Remember Silk Road? That mysterious, deep-web drug market? (Which, by the way, was recently shut down and seized by the United States government) It’s kind of like that, but on the same iPhone app that you use to take a photo of your brunch. The same app that Facebook bought for a billion dollars, or roughly 2.85 million pints of Actavis, the leading lean brand.
They sell it, often overnight it, and you can text them your order.
/ / /
Lean, Oil, Mud, Texas Tea, Dirty Sprite, Drank, Sizzurp—the archetypal Styrofoam cup filled with purple liquid you’re picturing is a cocktail of promethazine and codeine, mixed with Sprite, and garnished with a Jolly Rancher. Lean is often touted by rappers and, like hip-hop itself, it took off in an isolated area (Houston) and propagated itself outwardly. H-Town luminaries like DJ Screw and UGK’s Pimp C championed the stuff—and they also died from overdoses.
And, recently, everything is purple. Houston-based rapper Fat Tony—who claims to never drink lean himself—says, “[Lean] has a long history of being associated with rap music because of DJ Screw and Houston music, but now, it’s so popular now because every rap song mentions lean.” The 25-year-old continues, “Look at the top 20 tapes on like livemixtapes and I guarantee that every one of them has several lean mentions, whether it’s a Lil Wayne tape, a Jeremih tape, a Chief Keef tape, a Migos tape, a Rich Homie Quan tape, a Kevin Gates tape, an A$AP tape, or TDE artists like Schoolboy Q or Ab-Soul—even Odd Future artists like Mellowhype. It’s more popular in rap music than I’ve ever seen it before.”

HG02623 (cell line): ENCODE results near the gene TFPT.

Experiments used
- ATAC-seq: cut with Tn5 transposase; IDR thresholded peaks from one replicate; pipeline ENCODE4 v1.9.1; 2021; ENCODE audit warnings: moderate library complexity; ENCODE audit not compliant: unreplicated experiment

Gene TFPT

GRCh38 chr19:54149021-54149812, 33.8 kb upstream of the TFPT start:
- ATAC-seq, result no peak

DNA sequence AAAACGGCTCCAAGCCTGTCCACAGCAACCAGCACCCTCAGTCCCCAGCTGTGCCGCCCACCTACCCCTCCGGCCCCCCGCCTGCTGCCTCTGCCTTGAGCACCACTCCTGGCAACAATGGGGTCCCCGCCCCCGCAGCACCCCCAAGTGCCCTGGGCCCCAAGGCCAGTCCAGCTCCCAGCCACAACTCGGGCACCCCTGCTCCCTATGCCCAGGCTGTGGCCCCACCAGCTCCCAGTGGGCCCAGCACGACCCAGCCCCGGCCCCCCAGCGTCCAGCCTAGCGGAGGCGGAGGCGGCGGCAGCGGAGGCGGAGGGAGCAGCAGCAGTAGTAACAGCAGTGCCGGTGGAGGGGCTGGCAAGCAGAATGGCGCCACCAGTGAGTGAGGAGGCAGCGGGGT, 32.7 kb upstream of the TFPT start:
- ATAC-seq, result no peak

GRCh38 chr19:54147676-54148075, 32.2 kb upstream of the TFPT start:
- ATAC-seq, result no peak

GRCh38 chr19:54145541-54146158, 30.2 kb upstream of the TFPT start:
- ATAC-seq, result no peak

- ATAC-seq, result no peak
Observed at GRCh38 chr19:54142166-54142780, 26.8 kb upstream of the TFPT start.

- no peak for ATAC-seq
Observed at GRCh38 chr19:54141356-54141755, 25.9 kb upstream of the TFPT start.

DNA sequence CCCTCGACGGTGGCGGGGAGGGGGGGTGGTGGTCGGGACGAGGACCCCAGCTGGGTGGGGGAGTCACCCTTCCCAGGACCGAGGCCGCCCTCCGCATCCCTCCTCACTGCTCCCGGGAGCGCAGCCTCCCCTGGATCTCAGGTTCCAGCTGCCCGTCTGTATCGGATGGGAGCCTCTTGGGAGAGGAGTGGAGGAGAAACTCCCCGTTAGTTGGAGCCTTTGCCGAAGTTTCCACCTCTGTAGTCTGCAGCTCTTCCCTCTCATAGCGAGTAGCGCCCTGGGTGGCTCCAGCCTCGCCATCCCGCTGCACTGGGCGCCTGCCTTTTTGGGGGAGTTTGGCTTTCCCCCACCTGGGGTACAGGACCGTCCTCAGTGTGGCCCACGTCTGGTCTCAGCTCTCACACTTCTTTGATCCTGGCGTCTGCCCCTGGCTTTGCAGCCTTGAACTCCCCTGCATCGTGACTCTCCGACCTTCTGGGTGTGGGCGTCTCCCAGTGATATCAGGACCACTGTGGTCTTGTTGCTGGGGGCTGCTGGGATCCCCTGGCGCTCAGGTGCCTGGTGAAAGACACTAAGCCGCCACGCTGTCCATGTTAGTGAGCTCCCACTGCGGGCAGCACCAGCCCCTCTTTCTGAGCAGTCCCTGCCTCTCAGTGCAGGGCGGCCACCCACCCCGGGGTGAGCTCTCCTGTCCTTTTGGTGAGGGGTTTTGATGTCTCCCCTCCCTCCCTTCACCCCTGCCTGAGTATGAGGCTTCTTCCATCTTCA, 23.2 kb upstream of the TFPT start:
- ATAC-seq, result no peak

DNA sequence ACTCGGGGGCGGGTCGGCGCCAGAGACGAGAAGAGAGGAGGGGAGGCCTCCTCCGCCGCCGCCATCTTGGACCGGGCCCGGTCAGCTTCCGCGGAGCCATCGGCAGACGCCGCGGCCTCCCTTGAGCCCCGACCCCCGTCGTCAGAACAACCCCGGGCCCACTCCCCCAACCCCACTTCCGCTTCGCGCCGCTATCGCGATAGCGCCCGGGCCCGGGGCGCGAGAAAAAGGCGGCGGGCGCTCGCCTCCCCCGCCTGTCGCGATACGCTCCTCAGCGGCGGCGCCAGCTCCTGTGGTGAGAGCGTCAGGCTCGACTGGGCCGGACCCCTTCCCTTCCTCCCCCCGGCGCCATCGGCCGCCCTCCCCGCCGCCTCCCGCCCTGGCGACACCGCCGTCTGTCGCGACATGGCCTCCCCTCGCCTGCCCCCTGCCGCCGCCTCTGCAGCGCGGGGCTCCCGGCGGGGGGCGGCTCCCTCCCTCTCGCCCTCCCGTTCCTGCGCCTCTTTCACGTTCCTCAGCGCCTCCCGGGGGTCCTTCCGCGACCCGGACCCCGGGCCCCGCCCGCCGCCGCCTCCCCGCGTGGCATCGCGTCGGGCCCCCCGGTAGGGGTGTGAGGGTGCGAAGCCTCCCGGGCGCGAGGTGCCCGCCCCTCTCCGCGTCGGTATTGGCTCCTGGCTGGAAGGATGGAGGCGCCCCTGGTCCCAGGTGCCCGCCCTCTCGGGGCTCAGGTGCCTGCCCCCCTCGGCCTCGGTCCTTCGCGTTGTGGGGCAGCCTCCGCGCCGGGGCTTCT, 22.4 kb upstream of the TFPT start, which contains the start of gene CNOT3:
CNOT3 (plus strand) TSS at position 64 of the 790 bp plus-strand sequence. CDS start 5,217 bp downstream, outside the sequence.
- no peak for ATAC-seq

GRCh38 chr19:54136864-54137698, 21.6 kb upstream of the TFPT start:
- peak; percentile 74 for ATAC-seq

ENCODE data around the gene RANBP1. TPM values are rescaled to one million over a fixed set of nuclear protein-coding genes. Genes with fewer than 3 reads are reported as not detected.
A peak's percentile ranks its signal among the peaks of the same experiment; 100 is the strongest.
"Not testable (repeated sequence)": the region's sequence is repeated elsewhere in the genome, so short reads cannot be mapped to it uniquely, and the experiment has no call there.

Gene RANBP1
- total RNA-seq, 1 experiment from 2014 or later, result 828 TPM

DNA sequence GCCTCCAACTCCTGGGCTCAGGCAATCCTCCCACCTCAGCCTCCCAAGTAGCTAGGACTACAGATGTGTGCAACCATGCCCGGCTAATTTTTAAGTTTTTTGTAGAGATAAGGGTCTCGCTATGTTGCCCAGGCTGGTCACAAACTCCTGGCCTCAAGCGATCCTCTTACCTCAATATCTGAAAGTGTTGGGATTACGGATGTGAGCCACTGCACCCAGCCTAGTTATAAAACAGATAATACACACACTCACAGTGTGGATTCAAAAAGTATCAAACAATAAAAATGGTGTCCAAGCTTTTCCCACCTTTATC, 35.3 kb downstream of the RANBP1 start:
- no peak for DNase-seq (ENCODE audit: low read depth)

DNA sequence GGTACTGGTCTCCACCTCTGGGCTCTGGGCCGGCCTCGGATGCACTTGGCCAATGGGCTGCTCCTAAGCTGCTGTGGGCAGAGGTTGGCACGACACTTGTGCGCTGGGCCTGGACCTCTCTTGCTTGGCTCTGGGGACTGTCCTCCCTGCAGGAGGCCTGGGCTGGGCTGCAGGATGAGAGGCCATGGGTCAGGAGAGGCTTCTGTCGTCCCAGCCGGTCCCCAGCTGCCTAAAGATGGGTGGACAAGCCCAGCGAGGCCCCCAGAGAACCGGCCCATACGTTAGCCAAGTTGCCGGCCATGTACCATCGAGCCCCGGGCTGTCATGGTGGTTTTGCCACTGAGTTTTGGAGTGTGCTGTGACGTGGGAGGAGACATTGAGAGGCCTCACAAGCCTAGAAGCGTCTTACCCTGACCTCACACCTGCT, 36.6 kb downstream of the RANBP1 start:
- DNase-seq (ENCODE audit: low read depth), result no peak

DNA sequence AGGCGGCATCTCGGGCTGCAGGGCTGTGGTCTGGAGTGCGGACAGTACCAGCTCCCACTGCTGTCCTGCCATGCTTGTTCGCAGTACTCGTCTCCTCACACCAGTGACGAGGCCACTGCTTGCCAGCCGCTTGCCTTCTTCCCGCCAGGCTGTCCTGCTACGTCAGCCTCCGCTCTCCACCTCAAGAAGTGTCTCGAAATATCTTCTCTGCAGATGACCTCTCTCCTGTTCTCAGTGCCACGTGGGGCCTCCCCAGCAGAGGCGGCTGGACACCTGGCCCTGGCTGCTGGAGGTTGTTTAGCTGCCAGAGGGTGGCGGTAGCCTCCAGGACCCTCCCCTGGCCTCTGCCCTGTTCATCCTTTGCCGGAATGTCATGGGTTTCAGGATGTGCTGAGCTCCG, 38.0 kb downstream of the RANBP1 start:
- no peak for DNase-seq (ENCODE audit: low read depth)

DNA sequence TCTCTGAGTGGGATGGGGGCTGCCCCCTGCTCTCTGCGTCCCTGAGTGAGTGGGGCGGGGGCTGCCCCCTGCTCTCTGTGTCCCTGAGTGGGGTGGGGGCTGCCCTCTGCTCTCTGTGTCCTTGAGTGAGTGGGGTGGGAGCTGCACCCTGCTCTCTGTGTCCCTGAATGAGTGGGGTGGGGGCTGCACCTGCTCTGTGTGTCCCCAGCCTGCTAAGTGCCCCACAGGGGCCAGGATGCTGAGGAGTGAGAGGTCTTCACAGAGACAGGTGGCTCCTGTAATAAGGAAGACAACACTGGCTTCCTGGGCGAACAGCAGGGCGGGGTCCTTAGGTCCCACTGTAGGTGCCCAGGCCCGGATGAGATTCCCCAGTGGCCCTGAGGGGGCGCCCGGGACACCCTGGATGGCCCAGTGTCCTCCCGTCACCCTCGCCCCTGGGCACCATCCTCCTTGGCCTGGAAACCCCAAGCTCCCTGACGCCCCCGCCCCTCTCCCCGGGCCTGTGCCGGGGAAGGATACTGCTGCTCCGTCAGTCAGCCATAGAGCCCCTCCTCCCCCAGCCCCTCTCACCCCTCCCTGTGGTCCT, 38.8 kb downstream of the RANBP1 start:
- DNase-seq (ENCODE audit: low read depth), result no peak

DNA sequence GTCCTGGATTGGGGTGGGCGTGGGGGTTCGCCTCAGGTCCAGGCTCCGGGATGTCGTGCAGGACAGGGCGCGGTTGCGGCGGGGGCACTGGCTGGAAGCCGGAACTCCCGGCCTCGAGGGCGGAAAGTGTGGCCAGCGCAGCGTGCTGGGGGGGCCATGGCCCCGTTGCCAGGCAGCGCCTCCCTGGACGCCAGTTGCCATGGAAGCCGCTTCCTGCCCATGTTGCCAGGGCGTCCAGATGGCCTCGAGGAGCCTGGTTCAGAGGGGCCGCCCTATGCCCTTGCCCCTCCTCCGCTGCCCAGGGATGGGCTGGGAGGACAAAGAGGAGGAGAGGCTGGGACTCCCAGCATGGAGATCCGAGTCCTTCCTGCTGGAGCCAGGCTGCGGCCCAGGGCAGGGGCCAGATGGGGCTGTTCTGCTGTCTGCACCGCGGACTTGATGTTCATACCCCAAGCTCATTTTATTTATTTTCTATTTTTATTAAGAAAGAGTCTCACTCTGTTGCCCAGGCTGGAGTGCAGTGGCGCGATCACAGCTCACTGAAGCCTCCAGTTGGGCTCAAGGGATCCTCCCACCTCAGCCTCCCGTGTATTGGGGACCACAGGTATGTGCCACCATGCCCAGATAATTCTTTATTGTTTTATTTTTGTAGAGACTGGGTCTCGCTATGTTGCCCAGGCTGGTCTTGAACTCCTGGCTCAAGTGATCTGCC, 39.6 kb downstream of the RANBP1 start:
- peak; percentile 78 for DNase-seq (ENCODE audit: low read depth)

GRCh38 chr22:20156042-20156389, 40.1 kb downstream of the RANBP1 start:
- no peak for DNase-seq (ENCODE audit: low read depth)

Continue

Lean On Me: Instagram’s Codeine Kingpin Sent Me Emoji Death Threats

As I write this, a drug dealer wants me dead. It might be spelled out in Emoji, but a death threat’s a death threat.

There is an Atlanta-based drug dealer who is convinced I ripped him off for at least a few pints of Actavis-brand prescription cough syrup—a potent mixture of codeine and promethazine. You and I know it as “lean” or “drank.”

I’ve never consumed lean. I’ve never met this dealer. I’ve never even been to Atlanta.

This entire “encounter” took place on Instagram, where hundreds of accounts are selling lean, weed, and a variety of prescription pills in a virtual open-air drug market. Many of these accounts aren’t even private.

Remember Silk Road? That mysterious, deep-web drug market? (Which, by the way, was recently shut down and seized by the United States government) It’s kind of like that, but on the same iPhone app that you use to take a photo of your brunch. The same app that Facebook bought for a billion dollars, or roughly 2.85 million pints of Actavis, the leading lean brand.

They sell it, often overnight it, and you can text them your order.

/ / /

Lean, Oil, Mud, Texas Tea, Dirty Sprite, Drank, Sizzurp—the archetypal Styrofoam cup filled with purple liquid you’re picturing is a cocktail of promethazine and codeine, mixed with Sprite, and garnished with a Jolly Rancher. Lean is often touted by rappers and, like hip-hop itself, it took off in an isolated area (Houston) and propagated itself outwardly. H-Town luminaries like DJ Screw and UGK’s Pimp C championed the stuff—and they also died from overdoses.